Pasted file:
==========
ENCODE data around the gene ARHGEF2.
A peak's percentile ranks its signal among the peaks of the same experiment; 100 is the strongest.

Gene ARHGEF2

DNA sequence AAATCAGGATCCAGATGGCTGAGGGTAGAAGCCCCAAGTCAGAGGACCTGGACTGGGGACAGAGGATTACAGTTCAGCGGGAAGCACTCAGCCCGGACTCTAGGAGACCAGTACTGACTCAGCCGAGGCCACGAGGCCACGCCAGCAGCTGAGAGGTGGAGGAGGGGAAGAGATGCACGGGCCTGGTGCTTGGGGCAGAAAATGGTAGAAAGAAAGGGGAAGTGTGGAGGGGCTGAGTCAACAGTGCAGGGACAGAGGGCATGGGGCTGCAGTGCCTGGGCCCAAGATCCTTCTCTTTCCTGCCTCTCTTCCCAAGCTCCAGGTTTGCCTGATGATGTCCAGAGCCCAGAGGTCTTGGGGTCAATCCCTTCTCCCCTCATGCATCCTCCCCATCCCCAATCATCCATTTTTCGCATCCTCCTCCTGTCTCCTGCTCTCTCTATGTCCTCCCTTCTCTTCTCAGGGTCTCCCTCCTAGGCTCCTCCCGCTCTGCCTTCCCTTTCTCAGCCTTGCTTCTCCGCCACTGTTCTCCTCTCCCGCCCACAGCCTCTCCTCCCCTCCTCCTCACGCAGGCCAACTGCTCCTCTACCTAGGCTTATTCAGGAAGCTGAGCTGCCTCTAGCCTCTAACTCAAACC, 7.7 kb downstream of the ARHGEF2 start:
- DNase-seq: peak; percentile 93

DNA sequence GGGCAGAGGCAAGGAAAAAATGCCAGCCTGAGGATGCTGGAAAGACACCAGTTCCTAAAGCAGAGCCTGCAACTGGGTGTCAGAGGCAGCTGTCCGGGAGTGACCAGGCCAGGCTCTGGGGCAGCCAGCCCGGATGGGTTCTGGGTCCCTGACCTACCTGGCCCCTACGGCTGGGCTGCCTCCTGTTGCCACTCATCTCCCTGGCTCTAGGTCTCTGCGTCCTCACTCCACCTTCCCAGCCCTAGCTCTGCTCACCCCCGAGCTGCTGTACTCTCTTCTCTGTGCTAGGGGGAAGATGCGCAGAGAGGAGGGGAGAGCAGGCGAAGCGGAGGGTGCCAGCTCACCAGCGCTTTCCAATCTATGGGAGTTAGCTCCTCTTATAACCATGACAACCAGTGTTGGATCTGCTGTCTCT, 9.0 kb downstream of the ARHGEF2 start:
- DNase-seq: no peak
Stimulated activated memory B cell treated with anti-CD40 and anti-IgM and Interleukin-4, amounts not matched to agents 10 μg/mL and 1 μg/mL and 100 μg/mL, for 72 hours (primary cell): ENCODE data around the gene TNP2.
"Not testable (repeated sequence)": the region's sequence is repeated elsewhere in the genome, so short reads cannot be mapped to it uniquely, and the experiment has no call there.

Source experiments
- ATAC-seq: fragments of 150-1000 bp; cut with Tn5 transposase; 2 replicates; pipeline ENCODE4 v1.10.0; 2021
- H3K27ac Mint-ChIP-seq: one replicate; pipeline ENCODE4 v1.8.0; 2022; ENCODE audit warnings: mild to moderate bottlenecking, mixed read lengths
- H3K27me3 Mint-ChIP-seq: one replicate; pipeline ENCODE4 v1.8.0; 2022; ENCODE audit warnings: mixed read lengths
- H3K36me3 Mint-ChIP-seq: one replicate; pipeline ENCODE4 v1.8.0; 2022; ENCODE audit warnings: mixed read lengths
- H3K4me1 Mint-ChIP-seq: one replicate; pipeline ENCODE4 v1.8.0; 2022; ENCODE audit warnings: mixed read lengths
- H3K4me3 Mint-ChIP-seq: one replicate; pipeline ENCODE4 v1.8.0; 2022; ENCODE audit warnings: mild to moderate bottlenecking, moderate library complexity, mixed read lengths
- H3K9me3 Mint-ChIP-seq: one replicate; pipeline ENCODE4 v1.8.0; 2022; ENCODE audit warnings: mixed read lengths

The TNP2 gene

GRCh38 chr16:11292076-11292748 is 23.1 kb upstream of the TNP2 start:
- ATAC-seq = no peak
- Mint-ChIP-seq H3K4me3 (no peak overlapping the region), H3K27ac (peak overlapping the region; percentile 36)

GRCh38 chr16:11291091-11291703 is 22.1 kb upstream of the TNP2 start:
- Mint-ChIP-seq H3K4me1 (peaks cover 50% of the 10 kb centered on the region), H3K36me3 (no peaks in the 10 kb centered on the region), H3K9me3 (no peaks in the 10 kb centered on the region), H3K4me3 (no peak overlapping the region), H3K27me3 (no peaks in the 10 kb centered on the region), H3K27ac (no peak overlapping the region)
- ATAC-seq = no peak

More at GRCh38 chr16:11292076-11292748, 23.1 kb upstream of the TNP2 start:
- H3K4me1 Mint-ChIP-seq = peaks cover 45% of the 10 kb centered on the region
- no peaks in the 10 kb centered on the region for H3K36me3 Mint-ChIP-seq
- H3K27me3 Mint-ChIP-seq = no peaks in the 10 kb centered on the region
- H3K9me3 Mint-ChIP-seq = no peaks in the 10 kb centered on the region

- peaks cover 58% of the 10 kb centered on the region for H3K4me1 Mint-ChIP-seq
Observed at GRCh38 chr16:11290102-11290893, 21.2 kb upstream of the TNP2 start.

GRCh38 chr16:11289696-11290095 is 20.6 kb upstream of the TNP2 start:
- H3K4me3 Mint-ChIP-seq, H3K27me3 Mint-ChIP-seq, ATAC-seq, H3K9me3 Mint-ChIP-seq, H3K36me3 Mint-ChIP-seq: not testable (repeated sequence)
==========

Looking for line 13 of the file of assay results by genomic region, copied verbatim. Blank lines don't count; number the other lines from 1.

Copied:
- H3K27me3 Mint-ChIP-seq: one replicate; pipeline ENCODE4 v1.8.0; 2022; ENCODE audit warnings: mixed read lengths